Using the headline "Safeguarding kids online trumps threat from storms," the News-Leader editorial says it is so important that students be protected from teacher predators that Gov. Nixon should sign the bill:
We acknowledge and applaud how the venue was used to pass along important information and find friends and loved ones, as well as to organize volunteers, donations and even counter protests.What kind of logic is that? Where is the evidence of how many of those children were reached through social networking sites? I totally agree that the sexual exploitation of children cannot be ignored, but there is nothing in the social networking provision (or in the rest of the bill for that matter) that does anything to improve that situation.
But we also know that sexual predators have and will use such media to prey on young children, so we support a bill sponsored by state Sen. Jane Cunningham, R-Chesterfield, that would restrict private e-communication between teachers and students.
The May 22 tornado that struck Joplin was a one-time disaster, but the sexual exploitation of children is an ongoing disaster that cannot be ignored. In 2010, 110 children under age 18 were known victims, according to the Missouri Sex Offender Registry.
The only people who will be penalized by this provision are the students and teachers who have used Facebook and other social networking sites properly. Those teachers who bring shame on all of us will either find other methods of getting through to their prey (proximity is their greatest weapon, but there are still many other avenues of reaching children) or they will simply ignore the law. It is obviously not going to be that easy to enforce.
Just like Joplin residents who now have to get prescriptions to get medicine containing pseudoephedrine just because a minority are abusing it by making meth, the only ones who are punished are those who would never consider breaking the law.
The News-Leader encourages Gov.Nixon to sign the bill, using these words:
It is an important tool that includes several provisions aimed at curbing predatory adults who work with children in our schools.I totally agree, but this bill does nothing to accomplish that goal. A much wiser avenue would be to enforce the ones we already have on the books and begin throwing the book at those who break those laws. Far too many times, we have seen teachers not even being charged with crimes or being given probation for sexual offenses with students.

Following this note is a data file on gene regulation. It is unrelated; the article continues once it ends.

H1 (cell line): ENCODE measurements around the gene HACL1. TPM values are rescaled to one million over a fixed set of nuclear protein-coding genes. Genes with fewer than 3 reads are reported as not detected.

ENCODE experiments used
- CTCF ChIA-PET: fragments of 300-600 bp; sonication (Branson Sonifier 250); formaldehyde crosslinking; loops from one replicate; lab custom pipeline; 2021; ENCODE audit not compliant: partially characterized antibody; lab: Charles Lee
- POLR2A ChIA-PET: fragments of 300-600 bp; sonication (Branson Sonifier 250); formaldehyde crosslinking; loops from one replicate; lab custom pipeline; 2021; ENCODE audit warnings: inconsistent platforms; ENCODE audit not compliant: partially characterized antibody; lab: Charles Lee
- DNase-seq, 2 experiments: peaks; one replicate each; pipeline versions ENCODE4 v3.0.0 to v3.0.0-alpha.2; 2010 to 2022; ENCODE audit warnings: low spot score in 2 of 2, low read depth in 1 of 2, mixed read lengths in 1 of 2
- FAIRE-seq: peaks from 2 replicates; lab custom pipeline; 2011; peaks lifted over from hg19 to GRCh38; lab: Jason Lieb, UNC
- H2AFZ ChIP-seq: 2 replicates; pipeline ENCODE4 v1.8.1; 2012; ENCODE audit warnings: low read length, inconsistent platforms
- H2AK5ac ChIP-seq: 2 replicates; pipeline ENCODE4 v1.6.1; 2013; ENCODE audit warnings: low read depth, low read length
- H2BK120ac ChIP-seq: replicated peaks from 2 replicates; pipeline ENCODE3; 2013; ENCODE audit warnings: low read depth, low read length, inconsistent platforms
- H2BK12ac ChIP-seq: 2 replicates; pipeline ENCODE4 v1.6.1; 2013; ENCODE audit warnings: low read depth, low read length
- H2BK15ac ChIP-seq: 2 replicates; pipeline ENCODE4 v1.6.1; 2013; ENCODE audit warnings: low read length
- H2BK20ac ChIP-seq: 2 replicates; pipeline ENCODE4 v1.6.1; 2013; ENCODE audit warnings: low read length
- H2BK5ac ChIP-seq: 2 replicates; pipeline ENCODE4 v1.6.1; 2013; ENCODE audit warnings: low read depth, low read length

Those predators are the real disaster.
Just as we have emergency plans to keep our children safe from storms, we must have plans to keep them safe from adults who would also leave destruction in their path.
A law addressing that might have done some good, but that would have been targeted at judges and prosecuting attorneys and those are not Sen. Jane Cunningham's targets.
This legislation, just like many of the other bills she has sponsored over the years, is aimed directly at teachers.
Fortunately, for teachers who believe in the educational value of social networking, the News-Leader editorial board, in its infinite wisdom has a solution to the problem:
News-Leader reporter Roseann Moring shared one Joplin teacher's plea that the bill, which is on the governor's desk now, be vetoed in light of how useful social media sites were following the tornado. Teachers were able to determine the well being of students who could not be reached any other way.What an idea. An official, school-sanctioned page for students to go to for information. What student would not want to visit that site?
We appreciate that concern but, as Cunningham pointed out, schools should plan ahead for such unexpected disasters. School-sponsored Facebook pages, monitored by district personnel, provide a reasonable way for teachers to interact with students in a safe and public environment.
Obviously, it has been at least a half century since the members of the News-Leader's Editorial Board have been students. That is the last place most students want to go.
The tornado that devastated this city May 22 was an easy angle for the story on the Jane Cunningham bill and it was one worth exploring, but this has never been about the tornado. The use of Facebook after that horrific event was simply the best example possible of the power of using social media responsibly.
Teachers have been using Facebook and other social networking sites effectively with students for a long time and though I am sure they exist, I have yet to hear of one using it irresponsibly. Sadly, other positive uses of social networking, and there are many, have not been explored by the media and probably never will be.